environmental education; and the study of birds, butterflies and
beneficial insects and how to attract them.
In addition, garden clubs develop
and participate in a myriad of outstanding and rewarding local,
regional and national community service projects.
A small coast-to-coast sampling
- Healing with Gardens and Horticultural Therapy.
Therapeutic projects are diverse and include such things as
teaching gardening skills to developmentally challenged high-school
students; planning, planting and maintaining healing gardens in
nursing homes and veterans hospitals; and providing gardening
education and encouragement to prison inmates.
- Digging in to Raise Funds for Replanting Disaster-Struck Areas.
Garden clubs across the nation raise money annually in support of
the USDA Forest Service Penny Pines program (www.pennypines.org), which
replants damaged state and national forests. Garden clubs in the
Gulf States are working to re-landscape hurricane-damaged public
areas through the NGC-sponsored Green the Gulf Coast Grants
- Helping Habitat for Humanity Homeowners. Garden clubs
provide gardening education and assistance to Habitat homeowners
throughout the U.S. During Habitat's national Home Builders Blitz,
garden club members work side by side with new homeowners to help
them establish low-maintenance, environmentally friendly
- Working with Children and Schools. Garden clubs assist local
schools in establishing gardens to teach children about nature,
horticulture, the environment and how to "plant native."
- Holding Flower Shows. These enjoyable events continue to draw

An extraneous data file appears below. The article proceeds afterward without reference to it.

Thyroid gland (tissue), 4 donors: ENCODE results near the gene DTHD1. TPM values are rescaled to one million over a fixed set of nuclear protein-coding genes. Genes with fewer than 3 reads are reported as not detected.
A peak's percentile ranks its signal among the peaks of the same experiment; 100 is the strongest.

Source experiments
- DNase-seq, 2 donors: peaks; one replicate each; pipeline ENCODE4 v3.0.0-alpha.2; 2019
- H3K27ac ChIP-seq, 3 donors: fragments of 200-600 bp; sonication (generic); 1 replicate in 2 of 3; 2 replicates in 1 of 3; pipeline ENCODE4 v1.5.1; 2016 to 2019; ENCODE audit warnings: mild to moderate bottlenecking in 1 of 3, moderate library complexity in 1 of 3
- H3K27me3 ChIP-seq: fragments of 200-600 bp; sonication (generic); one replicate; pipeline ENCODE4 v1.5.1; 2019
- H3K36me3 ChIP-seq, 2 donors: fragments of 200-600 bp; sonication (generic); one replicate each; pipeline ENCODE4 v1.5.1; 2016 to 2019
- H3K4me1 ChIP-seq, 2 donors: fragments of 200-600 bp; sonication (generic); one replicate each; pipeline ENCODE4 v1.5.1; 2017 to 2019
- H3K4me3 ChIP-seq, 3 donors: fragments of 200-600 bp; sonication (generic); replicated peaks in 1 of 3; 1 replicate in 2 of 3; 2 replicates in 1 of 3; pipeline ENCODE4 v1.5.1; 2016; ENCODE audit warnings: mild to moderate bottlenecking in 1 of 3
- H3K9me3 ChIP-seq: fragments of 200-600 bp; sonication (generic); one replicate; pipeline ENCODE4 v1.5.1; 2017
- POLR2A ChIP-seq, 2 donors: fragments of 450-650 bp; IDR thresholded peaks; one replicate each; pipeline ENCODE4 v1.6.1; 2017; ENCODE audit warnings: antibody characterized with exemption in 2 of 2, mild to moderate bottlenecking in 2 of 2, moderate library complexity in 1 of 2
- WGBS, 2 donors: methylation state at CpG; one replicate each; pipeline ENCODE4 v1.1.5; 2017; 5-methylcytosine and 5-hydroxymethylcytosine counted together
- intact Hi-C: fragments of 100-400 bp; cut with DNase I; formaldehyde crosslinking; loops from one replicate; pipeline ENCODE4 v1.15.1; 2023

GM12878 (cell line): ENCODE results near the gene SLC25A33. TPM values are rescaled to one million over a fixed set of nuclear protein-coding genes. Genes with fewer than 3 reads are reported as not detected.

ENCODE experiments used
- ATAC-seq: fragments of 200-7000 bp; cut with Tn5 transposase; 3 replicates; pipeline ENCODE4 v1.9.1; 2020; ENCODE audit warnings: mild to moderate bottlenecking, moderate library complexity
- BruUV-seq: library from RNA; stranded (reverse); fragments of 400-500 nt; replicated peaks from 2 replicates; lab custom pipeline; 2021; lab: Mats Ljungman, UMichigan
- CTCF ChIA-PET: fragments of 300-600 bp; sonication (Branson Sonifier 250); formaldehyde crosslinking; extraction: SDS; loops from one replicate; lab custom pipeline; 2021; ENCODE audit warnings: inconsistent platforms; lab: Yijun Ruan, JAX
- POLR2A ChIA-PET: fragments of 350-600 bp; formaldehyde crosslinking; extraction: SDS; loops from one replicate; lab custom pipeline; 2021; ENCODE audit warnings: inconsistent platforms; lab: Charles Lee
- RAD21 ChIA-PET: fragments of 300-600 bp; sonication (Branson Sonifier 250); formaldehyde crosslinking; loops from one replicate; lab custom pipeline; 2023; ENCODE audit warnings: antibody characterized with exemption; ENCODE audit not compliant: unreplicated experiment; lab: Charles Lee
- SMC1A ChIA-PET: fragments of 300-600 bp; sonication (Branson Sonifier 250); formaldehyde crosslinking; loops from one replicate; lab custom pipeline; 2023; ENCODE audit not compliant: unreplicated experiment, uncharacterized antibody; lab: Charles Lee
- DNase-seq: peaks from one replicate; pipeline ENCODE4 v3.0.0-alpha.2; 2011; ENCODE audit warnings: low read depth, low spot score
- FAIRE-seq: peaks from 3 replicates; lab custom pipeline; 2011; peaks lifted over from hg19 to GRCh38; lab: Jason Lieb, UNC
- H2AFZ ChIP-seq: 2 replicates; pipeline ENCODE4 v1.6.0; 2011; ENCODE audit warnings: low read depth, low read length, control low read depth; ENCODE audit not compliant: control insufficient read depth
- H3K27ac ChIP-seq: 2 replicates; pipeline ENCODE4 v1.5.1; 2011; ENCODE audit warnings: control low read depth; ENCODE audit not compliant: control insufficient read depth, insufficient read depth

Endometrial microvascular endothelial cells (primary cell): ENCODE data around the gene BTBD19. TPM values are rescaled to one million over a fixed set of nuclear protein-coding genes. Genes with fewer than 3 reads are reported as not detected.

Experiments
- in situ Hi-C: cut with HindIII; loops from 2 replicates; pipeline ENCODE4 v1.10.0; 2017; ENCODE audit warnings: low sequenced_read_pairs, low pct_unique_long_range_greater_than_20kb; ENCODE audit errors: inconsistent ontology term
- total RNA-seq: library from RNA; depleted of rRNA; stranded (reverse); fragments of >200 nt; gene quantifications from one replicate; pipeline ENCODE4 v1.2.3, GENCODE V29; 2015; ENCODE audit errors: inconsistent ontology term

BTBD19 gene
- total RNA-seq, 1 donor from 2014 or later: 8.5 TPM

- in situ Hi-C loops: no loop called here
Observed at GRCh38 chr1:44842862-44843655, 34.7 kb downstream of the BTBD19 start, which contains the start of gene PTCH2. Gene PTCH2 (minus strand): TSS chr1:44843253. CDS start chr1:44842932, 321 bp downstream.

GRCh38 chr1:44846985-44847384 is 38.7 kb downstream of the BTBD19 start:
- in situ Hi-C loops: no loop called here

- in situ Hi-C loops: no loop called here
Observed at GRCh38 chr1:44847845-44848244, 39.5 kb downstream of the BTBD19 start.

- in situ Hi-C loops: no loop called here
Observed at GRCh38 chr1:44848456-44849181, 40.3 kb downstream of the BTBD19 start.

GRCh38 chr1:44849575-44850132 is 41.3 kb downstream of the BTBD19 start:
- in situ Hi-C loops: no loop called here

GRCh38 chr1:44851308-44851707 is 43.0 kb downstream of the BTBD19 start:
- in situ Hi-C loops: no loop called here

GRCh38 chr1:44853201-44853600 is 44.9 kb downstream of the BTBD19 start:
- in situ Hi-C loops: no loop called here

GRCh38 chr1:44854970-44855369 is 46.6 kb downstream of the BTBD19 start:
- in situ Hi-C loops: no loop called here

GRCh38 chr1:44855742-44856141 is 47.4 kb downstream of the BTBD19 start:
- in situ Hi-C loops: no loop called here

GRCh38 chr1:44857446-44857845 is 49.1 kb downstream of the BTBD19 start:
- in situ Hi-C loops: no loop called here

crowds while giving club members a chance to exhibit their plants
and floral arrangements and compete for prizes. The shows also help
spread the word about the joys of gardening and serve as a forum
for learning and discussing the latest horticultural
- Beautifying and "Greening" the Community. Garden club
members frequently take on park and vacant lot rehabilitation;
community gardening; recycling and pollution-control efforts; and
historic-site preservation. Many clubs actively support the Blue
Star Memorial program, which honors those who have served in the
U.S. Armed Forces by placing distinctive and permanent memorial
markers along highways and in national cemeteries, parks and
Local garden clubs join together at
both the state and national levels to form strong, synergistic
networks for sharing ideas, advancing common interests and pulling
together to achieve mutual goals. In fact, with nearly 200,000
members, National Garden Clubs Inc. is the largest volunteer
organization of its type in the world. This means that garden club
members have a powerful voice that can be heard coast-to-coast to
achieve NGC's rewarding and relevant mission: to promote the love
of gardening, floral design, and civic and environmental
Today's garden clubs creatively and
effectively address current issues, such as climate change, highway
beautification and other environmental concerns. Local and state
projects and national partnerships with such organizations as the
U.S. Forest Service and Habitat for Humanity International give
garden club members everywhere an opportunity to make a difference
while engaging in activities they love.